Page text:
When looking at any mole or lesion on your body, you should see whether they are symmetrical , have a uniform colour and border, and do not change dramatically over the course of a few months. Most marks on our skin are usually uniform and symmetrical. However, some people do have asymmetrical moles, but they have several of the same type of moles, i.e. are asymmetrical in the same way.
If you have a solitary mole or lesion on your skin that stands out from the crowd, check if it is:
A. Asymmetrical – if you divided the lesions into 4 quadrants and the 4 quadrants are different from each other, you should get the area checked.
B. Borders – the borders of the mole should be regular and you should be able to draw a definite line around the edge. The line should be smooth and not scalloped. If borders fade out into the skin, you should get the area checked.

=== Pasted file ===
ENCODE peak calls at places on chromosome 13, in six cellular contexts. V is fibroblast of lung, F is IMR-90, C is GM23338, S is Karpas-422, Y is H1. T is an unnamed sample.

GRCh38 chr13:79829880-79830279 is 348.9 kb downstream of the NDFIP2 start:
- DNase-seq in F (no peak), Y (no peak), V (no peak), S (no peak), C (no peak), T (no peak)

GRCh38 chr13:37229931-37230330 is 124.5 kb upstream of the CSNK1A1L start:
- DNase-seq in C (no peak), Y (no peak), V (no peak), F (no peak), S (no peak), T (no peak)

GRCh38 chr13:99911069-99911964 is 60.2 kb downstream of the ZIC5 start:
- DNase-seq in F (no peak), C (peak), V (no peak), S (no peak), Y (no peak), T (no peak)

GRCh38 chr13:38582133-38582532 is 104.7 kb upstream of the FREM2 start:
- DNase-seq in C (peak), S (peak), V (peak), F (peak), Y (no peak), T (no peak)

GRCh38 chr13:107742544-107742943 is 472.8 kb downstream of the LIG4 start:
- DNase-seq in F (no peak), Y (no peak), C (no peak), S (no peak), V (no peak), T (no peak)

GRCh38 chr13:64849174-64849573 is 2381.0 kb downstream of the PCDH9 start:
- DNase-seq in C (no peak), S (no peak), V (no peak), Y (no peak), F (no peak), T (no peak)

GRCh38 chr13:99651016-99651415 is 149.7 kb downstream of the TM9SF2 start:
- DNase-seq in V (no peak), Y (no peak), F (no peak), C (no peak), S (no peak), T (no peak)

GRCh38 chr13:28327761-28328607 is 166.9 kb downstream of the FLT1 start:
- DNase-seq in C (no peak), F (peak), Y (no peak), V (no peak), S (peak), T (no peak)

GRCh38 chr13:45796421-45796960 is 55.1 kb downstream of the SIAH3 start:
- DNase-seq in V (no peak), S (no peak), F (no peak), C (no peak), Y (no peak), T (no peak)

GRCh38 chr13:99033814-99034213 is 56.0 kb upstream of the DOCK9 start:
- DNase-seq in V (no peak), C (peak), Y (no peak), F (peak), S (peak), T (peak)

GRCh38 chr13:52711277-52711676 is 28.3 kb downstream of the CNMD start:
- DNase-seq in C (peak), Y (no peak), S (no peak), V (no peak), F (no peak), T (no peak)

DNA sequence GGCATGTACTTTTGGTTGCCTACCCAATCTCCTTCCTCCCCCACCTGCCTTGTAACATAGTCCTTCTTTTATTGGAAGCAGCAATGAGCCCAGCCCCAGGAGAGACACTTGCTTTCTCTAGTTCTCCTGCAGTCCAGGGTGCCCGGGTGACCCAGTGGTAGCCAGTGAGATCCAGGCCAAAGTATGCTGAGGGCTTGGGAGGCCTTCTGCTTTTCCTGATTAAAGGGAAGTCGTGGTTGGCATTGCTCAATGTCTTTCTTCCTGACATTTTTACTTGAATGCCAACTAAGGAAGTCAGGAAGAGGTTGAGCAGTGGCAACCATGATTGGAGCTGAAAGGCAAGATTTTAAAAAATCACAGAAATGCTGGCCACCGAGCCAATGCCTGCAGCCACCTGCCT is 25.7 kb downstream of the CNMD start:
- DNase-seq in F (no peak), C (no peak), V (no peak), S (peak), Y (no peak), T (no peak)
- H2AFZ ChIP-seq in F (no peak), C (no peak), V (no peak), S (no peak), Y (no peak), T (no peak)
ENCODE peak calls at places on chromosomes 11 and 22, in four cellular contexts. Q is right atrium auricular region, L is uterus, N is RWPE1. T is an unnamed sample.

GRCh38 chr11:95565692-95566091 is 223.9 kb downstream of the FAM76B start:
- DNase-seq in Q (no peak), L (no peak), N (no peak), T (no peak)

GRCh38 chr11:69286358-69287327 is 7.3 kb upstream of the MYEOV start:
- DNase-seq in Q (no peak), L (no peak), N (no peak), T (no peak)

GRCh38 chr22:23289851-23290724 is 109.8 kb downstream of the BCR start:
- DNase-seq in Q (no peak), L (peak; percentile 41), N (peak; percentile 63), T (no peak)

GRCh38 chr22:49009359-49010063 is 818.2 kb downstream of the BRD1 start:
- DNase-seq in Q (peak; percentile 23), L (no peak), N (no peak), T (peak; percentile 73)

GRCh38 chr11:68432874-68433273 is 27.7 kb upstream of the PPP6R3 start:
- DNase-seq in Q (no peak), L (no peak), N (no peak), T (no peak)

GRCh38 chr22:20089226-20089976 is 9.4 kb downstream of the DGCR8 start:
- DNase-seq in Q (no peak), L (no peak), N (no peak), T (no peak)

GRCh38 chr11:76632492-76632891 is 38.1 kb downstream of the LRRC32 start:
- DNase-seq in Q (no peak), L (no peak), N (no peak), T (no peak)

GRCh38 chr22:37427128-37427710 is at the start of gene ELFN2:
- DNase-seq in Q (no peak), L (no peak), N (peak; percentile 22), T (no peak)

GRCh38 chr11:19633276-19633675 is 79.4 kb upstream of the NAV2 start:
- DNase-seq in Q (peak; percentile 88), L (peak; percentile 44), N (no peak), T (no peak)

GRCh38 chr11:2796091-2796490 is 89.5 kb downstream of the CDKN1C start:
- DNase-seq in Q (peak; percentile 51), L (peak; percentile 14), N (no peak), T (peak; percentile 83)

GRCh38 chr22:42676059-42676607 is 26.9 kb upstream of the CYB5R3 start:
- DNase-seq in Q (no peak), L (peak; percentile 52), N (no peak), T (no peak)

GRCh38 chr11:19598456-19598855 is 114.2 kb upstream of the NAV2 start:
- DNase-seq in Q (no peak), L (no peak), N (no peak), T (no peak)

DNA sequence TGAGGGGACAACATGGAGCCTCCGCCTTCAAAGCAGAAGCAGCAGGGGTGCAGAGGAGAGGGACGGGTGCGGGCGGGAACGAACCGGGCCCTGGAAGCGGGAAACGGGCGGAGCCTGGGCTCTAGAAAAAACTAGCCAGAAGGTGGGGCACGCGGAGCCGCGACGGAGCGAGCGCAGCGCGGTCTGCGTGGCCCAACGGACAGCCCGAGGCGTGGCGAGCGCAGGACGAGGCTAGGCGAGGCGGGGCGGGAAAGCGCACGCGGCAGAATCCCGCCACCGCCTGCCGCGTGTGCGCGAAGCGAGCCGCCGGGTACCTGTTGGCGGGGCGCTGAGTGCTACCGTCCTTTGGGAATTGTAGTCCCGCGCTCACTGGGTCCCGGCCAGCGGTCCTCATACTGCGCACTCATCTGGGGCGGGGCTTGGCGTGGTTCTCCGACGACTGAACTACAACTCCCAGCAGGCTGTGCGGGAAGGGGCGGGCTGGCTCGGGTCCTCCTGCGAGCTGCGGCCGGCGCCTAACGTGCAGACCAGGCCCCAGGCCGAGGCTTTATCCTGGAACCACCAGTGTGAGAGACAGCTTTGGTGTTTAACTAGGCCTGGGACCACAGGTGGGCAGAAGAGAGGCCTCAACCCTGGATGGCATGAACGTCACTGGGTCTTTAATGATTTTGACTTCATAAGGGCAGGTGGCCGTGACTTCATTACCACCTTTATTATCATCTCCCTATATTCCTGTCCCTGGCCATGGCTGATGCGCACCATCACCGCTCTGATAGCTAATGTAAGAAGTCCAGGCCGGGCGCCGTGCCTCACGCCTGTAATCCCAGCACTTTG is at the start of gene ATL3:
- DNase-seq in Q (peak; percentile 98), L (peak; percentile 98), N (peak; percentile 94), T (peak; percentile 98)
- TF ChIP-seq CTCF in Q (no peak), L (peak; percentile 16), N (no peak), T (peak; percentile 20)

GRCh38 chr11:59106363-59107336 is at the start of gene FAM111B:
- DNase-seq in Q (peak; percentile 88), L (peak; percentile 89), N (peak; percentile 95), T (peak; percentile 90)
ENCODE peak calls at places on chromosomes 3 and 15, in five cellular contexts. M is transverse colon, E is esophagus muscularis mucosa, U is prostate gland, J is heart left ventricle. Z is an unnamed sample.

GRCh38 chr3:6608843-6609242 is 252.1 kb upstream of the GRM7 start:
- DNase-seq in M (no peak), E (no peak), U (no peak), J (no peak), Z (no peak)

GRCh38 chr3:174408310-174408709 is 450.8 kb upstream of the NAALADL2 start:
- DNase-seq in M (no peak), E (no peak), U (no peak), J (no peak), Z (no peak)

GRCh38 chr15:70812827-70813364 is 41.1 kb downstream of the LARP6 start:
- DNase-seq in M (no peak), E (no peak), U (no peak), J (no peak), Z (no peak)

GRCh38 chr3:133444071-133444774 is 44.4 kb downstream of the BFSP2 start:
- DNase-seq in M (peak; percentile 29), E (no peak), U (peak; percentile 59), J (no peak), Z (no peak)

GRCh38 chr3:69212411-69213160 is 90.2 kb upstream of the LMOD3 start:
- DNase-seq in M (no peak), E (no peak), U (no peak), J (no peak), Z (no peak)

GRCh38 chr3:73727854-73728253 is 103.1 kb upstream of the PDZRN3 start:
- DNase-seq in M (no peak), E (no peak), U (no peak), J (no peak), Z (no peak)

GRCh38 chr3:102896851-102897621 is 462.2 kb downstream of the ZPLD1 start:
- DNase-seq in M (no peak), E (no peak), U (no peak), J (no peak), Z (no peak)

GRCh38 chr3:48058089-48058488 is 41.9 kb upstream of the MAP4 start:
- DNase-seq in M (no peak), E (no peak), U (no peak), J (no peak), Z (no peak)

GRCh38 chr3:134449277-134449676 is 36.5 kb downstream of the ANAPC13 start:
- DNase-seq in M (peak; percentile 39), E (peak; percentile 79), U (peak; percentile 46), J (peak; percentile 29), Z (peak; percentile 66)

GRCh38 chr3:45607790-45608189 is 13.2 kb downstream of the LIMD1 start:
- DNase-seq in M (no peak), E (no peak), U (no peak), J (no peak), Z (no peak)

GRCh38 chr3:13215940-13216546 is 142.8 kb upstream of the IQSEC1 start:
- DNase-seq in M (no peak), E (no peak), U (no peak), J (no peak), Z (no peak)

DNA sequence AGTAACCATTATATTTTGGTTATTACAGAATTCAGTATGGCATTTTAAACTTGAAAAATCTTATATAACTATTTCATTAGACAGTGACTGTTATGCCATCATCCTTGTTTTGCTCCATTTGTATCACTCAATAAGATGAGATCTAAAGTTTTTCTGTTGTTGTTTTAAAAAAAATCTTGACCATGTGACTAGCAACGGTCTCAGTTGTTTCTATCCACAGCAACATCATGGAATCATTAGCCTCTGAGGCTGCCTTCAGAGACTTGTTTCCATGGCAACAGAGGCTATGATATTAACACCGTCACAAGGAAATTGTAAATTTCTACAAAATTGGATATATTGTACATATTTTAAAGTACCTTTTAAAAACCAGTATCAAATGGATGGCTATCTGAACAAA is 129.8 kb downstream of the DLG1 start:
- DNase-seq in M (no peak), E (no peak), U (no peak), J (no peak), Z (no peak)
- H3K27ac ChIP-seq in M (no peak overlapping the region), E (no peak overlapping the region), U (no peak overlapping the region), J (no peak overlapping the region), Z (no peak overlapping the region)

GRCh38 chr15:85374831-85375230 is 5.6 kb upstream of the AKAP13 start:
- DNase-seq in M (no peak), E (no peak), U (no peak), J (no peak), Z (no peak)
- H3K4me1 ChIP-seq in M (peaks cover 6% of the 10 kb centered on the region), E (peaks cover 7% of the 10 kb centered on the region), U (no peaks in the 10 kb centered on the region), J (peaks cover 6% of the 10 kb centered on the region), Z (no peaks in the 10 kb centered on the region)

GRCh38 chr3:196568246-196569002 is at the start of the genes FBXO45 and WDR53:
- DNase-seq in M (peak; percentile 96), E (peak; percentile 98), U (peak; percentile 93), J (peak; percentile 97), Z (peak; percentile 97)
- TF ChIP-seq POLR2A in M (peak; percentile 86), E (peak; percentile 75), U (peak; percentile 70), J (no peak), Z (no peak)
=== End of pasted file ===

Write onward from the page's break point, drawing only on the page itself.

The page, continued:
C. Colour – most lesions have one or two colours of different shades. Brown is a most common example, however some lesions can have a tinge of blue, grey or black. If you see these colours you should seek medical advice.
D. Diameter – lesions that are greater than 7mm in diameter are usually considered high-risk. This is true if you have solitary lesions above 7mm, but if you have many moles that are all large then it is quite difficult to monitor based on size alone. On another note, if you have lots of small moles and then one solitary 5mm lesion, this also needs to be examined as this stands out from your normal type of mole.
E. Evolution – how a mole changes over time is important. You can only be accurate with how that mole is evolving if you are monitoring them closely, and the best way to do this is with photographs.
To summarise, when it comes to a mole that you are not sure about, if in doubt check it out.